Fagaceae (Beech family)
Description: Small to medium-sized deciduous tree with a dense round crown of large, gnarled, horizontal branches. Leaves leathery, shiny dark green above, light green and densely hairy below, 3-5 lobed, the middle pair of lobes largest, suggesting a cross. Male flowers yellow-green, in hanging catkins, female flowers in short spikes in leaf axils, appearing with the leaves. Acorns one-half to 1 in. long, broadest at base, with shallow cups enclosing about one-third of the nut. Flowers Apr.; fruits Sept.-Nov.
Habitat/range: Dry upland woodlands and forests, including dry oak-hickory forests and xeric hardpan forests. Common in piedmont, uncommon in mountains. Widespread in eastern United States.
Taxonomy: The cross-like leaf shape and dense covering of star-shaped hairs on the lower leaf surface characterize this species.
Ecology: Post oak typically grows on dry sites with shallow, nutrient poor soils. On more favorable sites, neighboring trees often overtop it because of its slow growth rate. On poor sites, it tends to persist because it's more drought resistant than most other trees. Individuals can live for 300-400 years. Like many shade-intolerant species, it benefits from periodic fires opening up the canopy. Smaller trees are easily topkilled by fires, but vigorously resprout from dormant buds at the base. Fire scars on surviving trees provide an entry point for fungi that can cause heart rot and eventual tree death. Individuals begin producing acorns after about 25 years. A masting species, good acorn crops are produced every 2-3 years. Acorns ripen and fall from the tree in autumn and germinate shortly thereafter.
Wildlife: In good acorn-producing years, mammals such as squirrels, black bears, and white-tailed deer fatten quickly, and are more likely to produce healthy young the following year. Cavities provide nests and dens for various birds and small mammals.
Uses: Post oak makes a good landscape tree on dry sites but is slow growing and occasionally succumbs to chestnut blight.
Robinia pseudoacacia L.
Fabaceae (Legume family)
Description: Medium-sized, fast-growing but relatively short-lived tree with deeply furrowed bark and stout, paired spines at nodes. Leaves alternate, deciduous, pinnately compound with 7-19 leaflets. White, fragrant, pea-like flowers in drooping clusters. Flat brown pods (legumes) 2-4 in. long often hang from branches through winter. Flowers Apr.-June; fruits July-Nov.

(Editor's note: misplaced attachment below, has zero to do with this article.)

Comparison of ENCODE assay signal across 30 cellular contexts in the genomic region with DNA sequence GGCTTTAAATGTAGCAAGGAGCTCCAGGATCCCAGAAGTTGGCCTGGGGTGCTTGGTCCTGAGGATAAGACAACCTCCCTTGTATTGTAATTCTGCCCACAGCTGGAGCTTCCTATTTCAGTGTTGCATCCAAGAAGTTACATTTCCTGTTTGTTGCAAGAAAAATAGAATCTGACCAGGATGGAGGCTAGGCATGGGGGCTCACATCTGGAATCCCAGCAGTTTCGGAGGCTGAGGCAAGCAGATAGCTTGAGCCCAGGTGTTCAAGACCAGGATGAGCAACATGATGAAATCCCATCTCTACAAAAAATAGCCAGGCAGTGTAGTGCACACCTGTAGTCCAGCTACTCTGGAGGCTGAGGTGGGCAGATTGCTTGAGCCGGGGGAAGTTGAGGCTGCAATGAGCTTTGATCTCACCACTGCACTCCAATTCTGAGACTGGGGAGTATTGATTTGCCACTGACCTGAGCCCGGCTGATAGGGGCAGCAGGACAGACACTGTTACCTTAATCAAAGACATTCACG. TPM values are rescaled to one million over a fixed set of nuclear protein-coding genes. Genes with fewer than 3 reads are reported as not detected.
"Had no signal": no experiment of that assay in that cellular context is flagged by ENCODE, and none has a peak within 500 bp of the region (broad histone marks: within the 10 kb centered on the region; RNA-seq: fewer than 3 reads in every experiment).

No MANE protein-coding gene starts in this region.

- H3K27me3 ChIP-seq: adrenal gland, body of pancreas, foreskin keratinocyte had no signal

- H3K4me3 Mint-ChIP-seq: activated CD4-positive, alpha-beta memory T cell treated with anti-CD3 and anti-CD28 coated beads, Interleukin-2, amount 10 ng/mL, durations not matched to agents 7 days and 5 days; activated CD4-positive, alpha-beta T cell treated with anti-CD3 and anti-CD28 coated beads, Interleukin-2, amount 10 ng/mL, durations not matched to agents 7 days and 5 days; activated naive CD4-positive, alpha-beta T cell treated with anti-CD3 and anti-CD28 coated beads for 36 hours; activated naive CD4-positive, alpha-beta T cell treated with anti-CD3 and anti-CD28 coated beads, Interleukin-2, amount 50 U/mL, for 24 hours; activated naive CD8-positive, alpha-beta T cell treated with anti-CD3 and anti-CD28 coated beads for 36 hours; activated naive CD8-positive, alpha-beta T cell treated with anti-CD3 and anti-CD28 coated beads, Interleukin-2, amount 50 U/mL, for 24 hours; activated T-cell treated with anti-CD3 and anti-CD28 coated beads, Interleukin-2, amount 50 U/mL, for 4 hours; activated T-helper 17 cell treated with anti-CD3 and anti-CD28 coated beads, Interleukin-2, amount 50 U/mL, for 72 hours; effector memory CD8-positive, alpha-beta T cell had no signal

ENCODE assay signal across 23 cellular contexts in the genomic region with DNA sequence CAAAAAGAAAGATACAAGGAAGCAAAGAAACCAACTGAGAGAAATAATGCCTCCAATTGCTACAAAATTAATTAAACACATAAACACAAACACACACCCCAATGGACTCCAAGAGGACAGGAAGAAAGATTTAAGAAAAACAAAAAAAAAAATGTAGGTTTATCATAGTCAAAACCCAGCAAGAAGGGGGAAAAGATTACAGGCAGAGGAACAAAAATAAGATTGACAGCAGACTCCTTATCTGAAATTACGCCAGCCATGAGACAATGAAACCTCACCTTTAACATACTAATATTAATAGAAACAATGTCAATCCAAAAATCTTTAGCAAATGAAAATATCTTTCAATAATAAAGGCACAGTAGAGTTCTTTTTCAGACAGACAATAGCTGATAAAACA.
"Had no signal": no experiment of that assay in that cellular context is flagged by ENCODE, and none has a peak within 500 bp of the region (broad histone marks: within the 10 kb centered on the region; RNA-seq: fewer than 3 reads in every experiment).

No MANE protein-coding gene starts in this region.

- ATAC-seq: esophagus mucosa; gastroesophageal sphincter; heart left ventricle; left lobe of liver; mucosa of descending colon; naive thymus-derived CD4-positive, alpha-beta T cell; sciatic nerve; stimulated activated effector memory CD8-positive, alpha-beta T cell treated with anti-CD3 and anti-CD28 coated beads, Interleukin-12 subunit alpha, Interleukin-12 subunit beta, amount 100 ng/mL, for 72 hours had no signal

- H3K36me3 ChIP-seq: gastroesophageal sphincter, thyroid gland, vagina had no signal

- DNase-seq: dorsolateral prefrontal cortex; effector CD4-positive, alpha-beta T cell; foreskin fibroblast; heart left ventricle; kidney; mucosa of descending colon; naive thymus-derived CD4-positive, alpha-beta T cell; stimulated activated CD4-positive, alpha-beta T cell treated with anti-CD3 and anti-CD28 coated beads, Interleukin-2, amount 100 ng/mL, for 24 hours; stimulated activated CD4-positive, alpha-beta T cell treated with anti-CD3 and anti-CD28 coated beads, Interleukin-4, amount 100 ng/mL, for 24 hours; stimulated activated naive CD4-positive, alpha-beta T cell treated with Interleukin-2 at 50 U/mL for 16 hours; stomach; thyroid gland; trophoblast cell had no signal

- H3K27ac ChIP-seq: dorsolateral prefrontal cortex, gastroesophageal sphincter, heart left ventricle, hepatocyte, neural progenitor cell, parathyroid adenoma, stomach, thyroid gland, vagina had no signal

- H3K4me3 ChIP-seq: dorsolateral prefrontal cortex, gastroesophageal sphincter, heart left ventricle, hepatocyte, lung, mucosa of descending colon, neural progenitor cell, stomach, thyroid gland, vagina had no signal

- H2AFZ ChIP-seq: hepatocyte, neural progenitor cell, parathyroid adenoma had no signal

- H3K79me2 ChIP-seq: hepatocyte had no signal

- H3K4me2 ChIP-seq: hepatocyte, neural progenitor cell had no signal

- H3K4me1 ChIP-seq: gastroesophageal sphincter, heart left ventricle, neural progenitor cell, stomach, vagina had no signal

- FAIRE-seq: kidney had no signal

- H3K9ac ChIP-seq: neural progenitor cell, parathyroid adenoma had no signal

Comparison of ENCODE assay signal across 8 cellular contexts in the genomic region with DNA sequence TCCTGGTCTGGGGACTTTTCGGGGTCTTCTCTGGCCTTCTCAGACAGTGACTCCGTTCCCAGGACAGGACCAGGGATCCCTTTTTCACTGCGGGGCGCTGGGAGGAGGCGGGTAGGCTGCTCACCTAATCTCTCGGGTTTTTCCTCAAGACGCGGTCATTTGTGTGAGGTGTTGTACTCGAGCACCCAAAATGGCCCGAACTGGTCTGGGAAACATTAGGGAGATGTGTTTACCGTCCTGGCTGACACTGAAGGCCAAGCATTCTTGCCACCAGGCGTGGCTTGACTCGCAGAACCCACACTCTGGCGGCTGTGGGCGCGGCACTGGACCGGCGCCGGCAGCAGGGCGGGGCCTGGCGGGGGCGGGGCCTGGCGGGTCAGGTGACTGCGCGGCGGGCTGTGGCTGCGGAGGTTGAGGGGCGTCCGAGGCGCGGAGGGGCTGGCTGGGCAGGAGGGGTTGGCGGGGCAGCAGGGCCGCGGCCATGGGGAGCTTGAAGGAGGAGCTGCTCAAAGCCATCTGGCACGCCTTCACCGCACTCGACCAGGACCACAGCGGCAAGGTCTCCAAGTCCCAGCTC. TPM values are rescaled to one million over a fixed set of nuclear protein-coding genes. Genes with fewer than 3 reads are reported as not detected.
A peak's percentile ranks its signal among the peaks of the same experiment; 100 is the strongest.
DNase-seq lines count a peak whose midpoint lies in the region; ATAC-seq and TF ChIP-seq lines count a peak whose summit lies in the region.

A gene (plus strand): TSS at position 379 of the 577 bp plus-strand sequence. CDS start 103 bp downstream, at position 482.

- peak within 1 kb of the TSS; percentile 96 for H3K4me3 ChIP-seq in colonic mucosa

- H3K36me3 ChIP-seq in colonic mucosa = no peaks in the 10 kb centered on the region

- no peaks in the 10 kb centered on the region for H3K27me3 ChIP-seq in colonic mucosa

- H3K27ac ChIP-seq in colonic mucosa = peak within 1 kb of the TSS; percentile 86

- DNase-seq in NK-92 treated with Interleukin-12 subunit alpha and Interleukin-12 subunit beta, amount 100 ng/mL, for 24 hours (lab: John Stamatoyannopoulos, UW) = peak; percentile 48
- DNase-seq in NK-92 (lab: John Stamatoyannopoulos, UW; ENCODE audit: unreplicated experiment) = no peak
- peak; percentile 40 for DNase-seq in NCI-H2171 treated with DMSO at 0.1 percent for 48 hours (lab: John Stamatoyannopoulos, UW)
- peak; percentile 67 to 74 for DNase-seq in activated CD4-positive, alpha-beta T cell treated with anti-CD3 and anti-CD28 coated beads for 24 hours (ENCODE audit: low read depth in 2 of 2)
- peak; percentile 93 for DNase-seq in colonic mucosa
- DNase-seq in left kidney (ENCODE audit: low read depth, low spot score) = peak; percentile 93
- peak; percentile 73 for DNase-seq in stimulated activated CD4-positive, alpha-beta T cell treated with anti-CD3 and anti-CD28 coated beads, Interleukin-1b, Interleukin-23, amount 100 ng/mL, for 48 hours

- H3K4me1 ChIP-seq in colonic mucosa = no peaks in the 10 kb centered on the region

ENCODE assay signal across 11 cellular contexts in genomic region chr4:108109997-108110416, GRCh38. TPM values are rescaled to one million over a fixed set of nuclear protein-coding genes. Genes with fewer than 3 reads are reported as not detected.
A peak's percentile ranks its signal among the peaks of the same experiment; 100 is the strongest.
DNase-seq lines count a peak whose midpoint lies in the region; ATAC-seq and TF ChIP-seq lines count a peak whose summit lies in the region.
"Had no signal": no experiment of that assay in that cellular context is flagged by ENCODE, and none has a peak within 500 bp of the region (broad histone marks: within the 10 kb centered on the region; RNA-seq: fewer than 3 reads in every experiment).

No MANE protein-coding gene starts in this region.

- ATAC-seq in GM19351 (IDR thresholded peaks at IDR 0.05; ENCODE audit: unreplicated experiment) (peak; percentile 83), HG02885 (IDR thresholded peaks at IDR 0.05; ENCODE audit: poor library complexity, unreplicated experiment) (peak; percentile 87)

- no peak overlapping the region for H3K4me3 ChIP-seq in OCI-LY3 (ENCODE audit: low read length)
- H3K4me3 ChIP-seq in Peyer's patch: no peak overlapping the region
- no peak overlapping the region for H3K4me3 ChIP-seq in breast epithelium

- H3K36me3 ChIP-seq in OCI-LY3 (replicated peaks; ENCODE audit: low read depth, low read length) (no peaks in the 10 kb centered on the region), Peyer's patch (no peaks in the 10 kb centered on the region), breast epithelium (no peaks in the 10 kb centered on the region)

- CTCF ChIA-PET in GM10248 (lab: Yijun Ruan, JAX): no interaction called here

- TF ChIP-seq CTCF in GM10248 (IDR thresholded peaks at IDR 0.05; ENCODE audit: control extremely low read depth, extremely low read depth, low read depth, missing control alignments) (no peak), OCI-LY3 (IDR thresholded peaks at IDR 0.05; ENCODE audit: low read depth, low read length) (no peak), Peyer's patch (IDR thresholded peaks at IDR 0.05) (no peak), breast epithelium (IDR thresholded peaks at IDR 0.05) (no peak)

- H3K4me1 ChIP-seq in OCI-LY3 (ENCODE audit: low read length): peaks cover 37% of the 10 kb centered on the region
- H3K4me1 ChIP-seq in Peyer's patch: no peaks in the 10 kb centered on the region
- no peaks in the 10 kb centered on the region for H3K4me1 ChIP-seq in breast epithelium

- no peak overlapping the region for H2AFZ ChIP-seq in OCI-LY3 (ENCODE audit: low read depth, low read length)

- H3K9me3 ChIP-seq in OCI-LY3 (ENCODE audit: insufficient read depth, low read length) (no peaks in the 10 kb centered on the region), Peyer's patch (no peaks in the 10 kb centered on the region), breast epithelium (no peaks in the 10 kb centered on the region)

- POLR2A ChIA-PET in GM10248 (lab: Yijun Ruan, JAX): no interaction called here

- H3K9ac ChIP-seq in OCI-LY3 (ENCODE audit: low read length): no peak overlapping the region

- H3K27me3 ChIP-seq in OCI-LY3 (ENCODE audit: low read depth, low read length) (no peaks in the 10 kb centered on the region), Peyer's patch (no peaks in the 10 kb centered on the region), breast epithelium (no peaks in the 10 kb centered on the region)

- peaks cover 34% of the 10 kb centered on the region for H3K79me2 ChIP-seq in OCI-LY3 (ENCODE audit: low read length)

Habitat/range: Forests, woodlands, and disturbed areas, including roadsides, clear cuts, and abandoned fields. Common. Native to central and southern Appalachians from Pennsylvania south to Georgia.
Taxonomy: Robinia is a small genus of 8 species of shrubs and trees native to eastern and southwestern North America, 5 of which occur in the mountains and piedmont.
Ecology: Black locust has been introduced and subsequently naturalized over a wide geographic area, including parts of Canada, Europe, and Asia. Its success reflects an ability to tolerate a wide range of environments, grow rapidly, reproduce at an early age, produce large seed crops, and to spread rapidly by root sprouts, forming clones.
Wildlife: Black locust is susceptible to various insects and pathogens, including the locust leafminer, which causes the leaves to turn gray or brown, suggesting an early fall color change. A more destructive insect is the locust borer, a black, yellow-lined longhorn beetle whose larvae build feeding tunnels throughout the wood. The tunnels provide entry points for heart rot fungi that cause extensive wood decay, sometimes leading to tree death. A sap-sucking insect known as the locust treehopper mimics the thorns of black locust, thus hiding from predators. If a thorn appears to be moving, this insect may be playing hide and seek with you. Because of its susceptibility to insects and rots, black locust is a good nest-cavity tree, particularly for woodpeckers.
Uses: As a nitrogen fixer, black locust can grow on nutrient-poor soils and is often planted on reclamation sites for soil improvement and erosion control. Its wood is used for split rail fence posts, as seen along the Blue Ridge Parkway.
Sassafras albidum (Nutt.) Nees
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